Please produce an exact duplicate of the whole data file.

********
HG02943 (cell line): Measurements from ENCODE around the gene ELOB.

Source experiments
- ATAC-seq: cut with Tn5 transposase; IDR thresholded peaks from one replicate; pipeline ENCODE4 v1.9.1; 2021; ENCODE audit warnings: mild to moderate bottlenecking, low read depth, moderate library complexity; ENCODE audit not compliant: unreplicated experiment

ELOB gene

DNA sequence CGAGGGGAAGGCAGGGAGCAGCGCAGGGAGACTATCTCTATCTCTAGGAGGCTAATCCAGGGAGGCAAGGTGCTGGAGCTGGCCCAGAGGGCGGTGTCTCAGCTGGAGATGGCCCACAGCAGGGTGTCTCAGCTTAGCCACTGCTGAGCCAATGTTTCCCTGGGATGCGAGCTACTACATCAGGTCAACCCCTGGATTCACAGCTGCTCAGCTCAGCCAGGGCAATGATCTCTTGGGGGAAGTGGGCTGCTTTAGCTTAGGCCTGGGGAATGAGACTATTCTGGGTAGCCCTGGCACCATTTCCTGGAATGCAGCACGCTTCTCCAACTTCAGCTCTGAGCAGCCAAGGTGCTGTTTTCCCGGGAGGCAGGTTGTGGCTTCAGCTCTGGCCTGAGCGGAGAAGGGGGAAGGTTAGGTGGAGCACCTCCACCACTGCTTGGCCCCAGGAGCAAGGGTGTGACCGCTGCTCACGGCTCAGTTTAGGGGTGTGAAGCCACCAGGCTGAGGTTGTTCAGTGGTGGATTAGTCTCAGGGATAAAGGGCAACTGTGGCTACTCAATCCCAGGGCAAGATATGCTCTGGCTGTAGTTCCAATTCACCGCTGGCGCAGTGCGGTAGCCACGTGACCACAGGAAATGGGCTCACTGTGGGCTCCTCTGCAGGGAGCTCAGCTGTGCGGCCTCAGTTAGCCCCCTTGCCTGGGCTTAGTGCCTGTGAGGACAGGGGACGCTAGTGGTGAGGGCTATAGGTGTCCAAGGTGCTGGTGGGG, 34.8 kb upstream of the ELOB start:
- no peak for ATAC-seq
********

HG02943 (cell line): Measurements from ENCODE around the gene ELOB.

Source experiments
- ATAC-seq: cut with Tn5 transposase; IDR thresholded peaks from one replicate; pipeline ENCODE4 v1.9.1; 2021; ENCODE audit warnings: mild to moderate bottlenecking, low read depth, moderate library complexity; ENCODE audit not compliant: unreplicated experiment

ELOB gene

DNA sequence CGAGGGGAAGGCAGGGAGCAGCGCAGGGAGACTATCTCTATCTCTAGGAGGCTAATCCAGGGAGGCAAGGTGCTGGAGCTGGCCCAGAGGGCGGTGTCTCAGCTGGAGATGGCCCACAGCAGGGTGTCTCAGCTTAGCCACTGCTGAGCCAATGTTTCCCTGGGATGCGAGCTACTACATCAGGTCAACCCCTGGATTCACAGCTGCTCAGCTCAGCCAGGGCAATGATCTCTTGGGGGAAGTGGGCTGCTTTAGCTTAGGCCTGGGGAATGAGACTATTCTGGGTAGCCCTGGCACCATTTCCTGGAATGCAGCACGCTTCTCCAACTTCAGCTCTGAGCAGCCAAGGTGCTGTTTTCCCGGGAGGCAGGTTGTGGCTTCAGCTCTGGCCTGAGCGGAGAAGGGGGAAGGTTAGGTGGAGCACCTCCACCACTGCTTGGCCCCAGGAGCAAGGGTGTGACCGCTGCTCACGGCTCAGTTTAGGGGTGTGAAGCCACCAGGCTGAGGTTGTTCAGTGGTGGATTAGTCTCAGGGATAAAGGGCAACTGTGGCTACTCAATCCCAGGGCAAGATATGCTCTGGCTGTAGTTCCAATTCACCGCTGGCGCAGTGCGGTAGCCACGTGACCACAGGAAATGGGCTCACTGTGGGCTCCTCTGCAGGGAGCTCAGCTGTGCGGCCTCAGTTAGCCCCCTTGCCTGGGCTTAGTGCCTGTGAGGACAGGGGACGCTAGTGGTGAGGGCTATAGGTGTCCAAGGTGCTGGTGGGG, 34.8 kb upstream of the ELOB start:
- no peak for ATAC-seq